Effective Safety Training: Making a Difference
Recently, I had a request to provide site specific HAZMAT and Incident Command training for one of our clients in Virginia. This company is a meat packing plant and deals with highly hazardous chemicals, such as anhydrous ammonia. As one of the principal trainers for NASP, I primarily teach for Safety Directors and other management personnel. This class was an exception; these were hourly employees.
Upon arrival, I quickly realized that I was going to face challenges. The room itself wastoo small and not set up appropriately for adult training, which we emphasize in our CSM classes. The poor Safety Manager was so short-staffed, that he had accidentally booked training in the same room in which he had scheduled my training at the same time. The first class was to start at 8:00am, and at that point, only two students had bothered to show up. He literally had to start calling supervisors to get the others to come; students would randomly stroll in, obviously displeased to be there. This continued for three days.
Some of the employees were coming off a 12 hour shift and were required to sit through (and dress out for) an additional 8 hour of training. Really?!? Management had cut the incentives for being on the team; their position was that it was a part of the job. Their $200 bonus had been taken away, and replaced with nothing – zero recognition for being on the team; not a T-shirt, a hat, a jacket or a lunch. Not even an acknowledgement in the form of a ‘thank-you’ from the Plant Manager… who didn’t bother to make an appearance during our mock HAZMAT spill scenario complete with full dress out, responding to the leak, decon, and incident termination. It was quite disappointing.
I quickly realized that this training was going to be about more than simply training on the proper response to anhydrous ammonia. As with most safety training, it was going to be an opportunity for employees to express concerns, to acknowledge these concerns and regenerate employee morale. It was to be an exercise in team-building despite management’s unwillingness to reward it. I abandoned some of the technical material that I wanted to cover, and, instead, spent more time on round-table discussions, ‘what-if’ scenarios and suggestions on improving their system. I got them talking, laughing and sharing. To be honest, I wasn’t sure of our success; however, at the end of the last days, I had one of the quieter students approach me. He hadn’t talked much, hadn’t smiled at all, but he seemed to be attentive throughout the session. He told me he had worked at this plant for 17 years and this was the best training he had been through. I must admit, that’s a good feeling.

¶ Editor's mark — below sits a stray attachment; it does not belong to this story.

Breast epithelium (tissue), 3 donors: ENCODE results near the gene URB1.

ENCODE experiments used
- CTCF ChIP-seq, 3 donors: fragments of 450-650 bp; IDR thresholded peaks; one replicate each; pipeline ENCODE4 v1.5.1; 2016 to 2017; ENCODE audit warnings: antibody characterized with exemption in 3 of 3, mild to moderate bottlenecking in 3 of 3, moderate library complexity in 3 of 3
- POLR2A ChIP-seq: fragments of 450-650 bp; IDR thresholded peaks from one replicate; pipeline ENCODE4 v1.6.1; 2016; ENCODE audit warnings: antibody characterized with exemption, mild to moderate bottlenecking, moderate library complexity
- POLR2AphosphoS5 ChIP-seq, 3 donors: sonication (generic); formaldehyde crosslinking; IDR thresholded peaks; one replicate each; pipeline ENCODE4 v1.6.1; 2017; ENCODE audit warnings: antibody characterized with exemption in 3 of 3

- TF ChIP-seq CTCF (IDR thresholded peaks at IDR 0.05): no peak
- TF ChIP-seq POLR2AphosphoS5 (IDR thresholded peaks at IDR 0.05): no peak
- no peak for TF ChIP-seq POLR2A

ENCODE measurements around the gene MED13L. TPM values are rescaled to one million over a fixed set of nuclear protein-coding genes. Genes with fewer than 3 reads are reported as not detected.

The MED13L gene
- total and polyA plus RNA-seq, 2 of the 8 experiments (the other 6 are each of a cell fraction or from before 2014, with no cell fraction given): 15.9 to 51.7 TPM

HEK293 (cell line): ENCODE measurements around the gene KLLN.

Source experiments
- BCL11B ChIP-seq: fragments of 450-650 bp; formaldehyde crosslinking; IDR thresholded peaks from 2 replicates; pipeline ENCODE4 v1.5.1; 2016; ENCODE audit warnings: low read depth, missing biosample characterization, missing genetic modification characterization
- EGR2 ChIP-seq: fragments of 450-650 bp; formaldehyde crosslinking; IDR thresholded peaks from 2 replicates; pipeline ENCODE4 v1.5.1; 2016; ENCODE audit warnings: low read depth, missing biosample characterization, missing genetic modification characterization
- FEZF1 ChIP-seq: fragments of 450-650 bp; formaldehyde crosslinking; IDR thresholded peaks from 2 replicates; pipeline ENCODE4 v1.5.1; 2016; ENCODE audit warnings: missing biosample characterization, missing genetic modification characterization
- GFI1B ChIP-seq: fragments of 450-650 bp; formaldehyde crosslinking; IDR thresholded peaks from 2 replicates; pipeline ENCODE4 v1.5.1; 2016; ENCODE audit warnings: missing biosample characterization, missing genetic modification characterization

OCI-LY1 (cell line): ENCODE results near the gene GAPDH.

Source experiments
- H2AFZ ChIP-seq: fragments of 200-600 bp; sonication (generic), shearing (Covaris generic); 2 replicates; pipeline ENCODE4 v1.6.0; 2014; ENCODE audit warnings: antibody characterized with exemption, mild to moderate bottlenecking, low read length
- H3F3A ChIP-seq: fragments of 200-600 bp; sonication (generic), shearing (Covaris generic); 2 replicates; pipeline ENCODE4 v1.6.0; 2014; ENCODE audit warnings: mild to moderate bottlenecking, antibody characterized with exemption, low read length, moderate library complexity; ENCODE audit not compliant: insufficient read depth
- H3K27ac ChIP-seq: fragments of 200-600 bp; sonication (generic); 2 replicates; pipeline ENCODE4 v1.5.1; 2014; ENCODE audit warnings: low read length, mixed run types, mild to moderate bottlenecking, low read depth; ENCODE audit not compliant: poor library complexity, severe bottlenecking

We’ve all been there. Teaching a class in which no one wants to participate. Preaching the safety message when everyone else is preaching a different message. But it is our job to take that opportunity and make the best of it. A couple of suggestions when setting up and providing the training:
• NEVER send someone to safety training after their shift
• Make certain classroom is set up properly and sized appropriately for your students
• Avoid using long, dull safety videos; this is simply an opportunity for students to doze off
• Incentivize student participation while training. If someone answers a tough question, reward them with a piece of candy or other treats.
• Make certain you provide adequate breaks for longer training sessions. Break for ten minutes per hour on average.
• Show enthusiasm and excitement for your topic. This is especially difficult if you are teaching the same class repeatedly.
• ‘Build up’ your students; compliment them on their participation. Use phrases like ‘excellent question’, and ‘great example’. And ALWAYS thank them for being there.
Effective safety training is the heart and soul of a safety culture. It is difficult to change employee attitudes and behaviors. It is impossible if you have no management support. We will be discussing how to get that ‘buy-in’ from management in upcoming newsletters. To become a more effective safety manager and/or safety trainer, attend our next CSM Course scheduled in Las Vegas in February 2017.
OSHA Delays New Injury Reporting Mandate
The National Association of Manufacturers (NAM) and other companies have argued releasing injury information for public consumption “will lead others to make inaccurate conclusions, open manufacturers up to retaliation and sacrifice privacy.” Companies are already required to report the information to OSHA, but the agency says public injury reporting will give employers more reason to increase workplace safety. Employers say OSHA is overstepping its bounds. The rule, they argue, would unlawfully prohibit critical safety incentive programs and mandatory post-incident drug testing that make workplaces safer. The far-reaching nature of the rule could open employers up to OSHA fines if their safety programs aren’t compliant with the new reg. Employers should prepare to take the following steps:
• review your existing workplace injury and illness reporting procedures with company brass and safety personnel to ensure your policies are compliant, and
• train employees on new reporting procedures and make sure they know their rights.
New Hydrogen Sulfide Online Course Available Soon